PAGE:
Reputation Management

Reputation Management

Guest Writer:
Greg Berube, Brand Strategist

Target Canada, Ashley Madison, Krispy Kreme. We’ve all seen it, heard it and sensed it – a brand in a downward spiral creating all kinds of legal and communication issues as it falls from grace. How can a brand fall from a place of prestige in such a short time?  It happens!

Disasters happen. These situations leave a Brand, its values, its importance and its story all open for public and legal interpretation and speculation.

Strategically it’s best to take the Brand on a journey rather than the Brand leading the journey. A well-organized Reputation Management Plan is now a required tool in any corporation’s communication portfolio. It will structure itself around the Brand, Legal, and effective Communications, both internally and externally.

A Reputation Management document plan needs to be proactive and include a “go to media” component in order to maintain market share and to provide leadership to stakeholders and the general public.

Here are a few ideas that should go into your Reputation Management Plan:

  1. Rally the troops, circle the wagons – Start internally. Get all employees and stakeholders organized and define rules and expectations from all senior and intermediate managers. Remember: they speak directly to customers and affect revenues daily.
  2. Get the story straight, get all the facts – Take your time and make your first interview count. All other communications will be based on those first words, their tone, the language, and even the body language. All must be right.
  3. Deliver your message and believe it – Don’t make the media guess, draw their own conclusions, or connect the dots. Their job is to sell the story and the more sensational the better. They really won’t care if you don’t care.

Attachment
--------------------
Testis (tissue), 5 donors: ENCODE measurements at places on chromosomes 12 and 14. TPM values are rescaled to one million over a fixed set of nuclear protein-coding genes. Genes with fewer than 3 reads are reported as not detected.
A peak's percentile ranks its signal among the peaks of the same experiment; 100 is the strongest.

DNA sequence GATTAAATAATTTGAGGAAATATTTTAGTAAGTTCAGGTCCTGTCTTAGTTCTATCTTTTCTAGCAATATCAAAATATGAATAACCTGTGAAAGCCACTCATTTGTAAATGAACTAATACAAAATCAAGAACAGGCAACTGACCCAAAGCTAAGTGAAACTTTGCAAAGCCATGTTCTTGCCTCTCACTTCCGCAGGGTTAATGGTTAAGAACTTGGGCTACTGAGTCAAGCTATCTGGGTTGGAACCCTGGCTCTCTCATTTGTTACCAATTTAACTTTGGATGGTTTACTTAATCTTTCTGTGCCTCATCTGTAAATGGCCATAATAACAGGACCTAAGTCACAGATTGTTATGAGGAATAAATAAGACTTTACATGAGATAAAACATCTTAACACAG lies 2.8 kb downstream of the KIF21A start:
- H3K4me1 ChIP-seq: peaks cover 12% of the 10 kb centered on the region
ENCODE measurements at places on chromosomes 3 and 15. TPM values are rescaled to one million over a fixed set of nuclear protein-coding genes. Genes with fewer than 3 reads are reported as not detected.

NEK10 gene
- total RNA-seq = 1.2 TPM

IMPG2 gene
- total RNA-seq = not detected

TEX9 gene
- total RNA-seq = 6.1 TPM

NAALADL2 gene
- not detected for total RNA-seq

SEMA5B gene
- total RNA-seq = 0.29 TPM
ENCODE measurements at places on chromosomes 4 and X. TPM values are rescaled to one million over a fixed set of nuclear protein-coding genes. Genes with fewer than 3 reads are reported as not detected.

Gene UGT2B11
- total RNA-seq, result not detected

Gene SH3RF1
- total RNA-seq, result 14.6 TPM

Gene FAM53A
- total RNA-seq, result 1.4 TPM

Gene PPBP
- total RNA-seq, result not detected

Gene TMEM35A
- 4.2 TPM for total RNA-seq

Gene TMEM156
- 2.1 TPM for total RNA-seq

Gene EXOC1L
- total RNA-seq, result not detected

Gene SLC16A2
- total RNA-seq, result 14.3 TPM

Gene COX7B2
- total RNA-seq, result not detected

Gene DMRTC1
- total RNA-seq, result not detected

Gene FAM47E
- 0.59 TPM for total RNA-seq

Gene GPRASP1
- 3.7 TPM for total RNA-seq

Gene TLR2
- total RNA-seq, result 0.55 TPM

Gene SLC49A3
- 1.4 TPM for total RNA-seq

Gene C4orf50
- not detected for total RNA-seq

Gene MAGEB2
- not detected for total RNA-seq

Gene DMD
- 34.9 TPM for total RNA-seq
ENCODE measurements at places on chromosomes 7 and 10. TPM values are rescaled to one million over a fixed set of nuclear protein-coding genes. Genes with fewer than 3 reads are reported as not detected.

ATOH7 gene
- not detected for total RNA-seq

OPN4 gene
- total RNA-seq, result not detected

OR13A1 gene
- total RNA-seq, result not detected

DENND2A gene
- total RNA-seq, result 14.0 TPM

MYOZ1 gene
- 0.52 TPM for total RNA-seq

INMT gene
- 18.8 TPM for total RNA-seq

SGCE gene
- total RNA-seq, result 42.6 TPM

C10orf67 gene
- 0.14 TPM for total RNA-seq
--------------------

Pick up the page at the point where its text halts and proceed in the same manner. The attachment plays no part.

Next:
4. Choose a media format – It could be a press release, electronic media (the reality is that Facebook and Twitter will most likely break the story before you do). You must be in front of – and in control of – the message.
  5. Stick to the story – Once you’ve got your message, keep repeating it. Most people need to hear or see something three times before they absorb it completely. Make sure you leave the option open to expand the story as facts change.
  6. Pick a spokesperson – One person. This is important since not all CEOs make good spokespeople. Find one early and get them media training.
  7. Accept some losses – You will lose some revenues. Plan for the future.
  8. Get legal advice – The legality of the situation may come quickly. Trademarks and content could be questioned and challenged. Loss of protected customer data can lead to its own liabilities.  In addition personal liability will almost certainly play a key role. Be ready and prepared.


  1. Get a plan organized sooner rather than later. Be ready, with all or part of it, as soon as the disaster is evident. The plan should consist of three components: Brand, Legal, and Communication, which are all valuable in maintaining control and market share.

These steps seem simple, and most organizations will rarely suffer from disasters, so planning for them can sometimes be a difficult exercise. However, as companies further attach themselves and their financial success to their brand, this task must be undertaken.

It is well worth the investment of time and money to have a proactive Reputation Management Plan in place and ready to go!

About Greg

I am a trusted brand thought leader who delivers results to organizations seeking to develop their brand impact and growth. Brand health and growth is a necessity of a well-maintained and profitable organization.

Without a well-formulated strategic plan, Brand disasters and lost revenues are inevitable. My strengths are uncovering brand discrepancies and leveraging effective brand tools and messaging to develop effective meaningful communication that can aid in revenue generation.

I am well known for my continuous forward thinking and well-grounded strategic brand development advice.

Greg Berube
Brand Strategist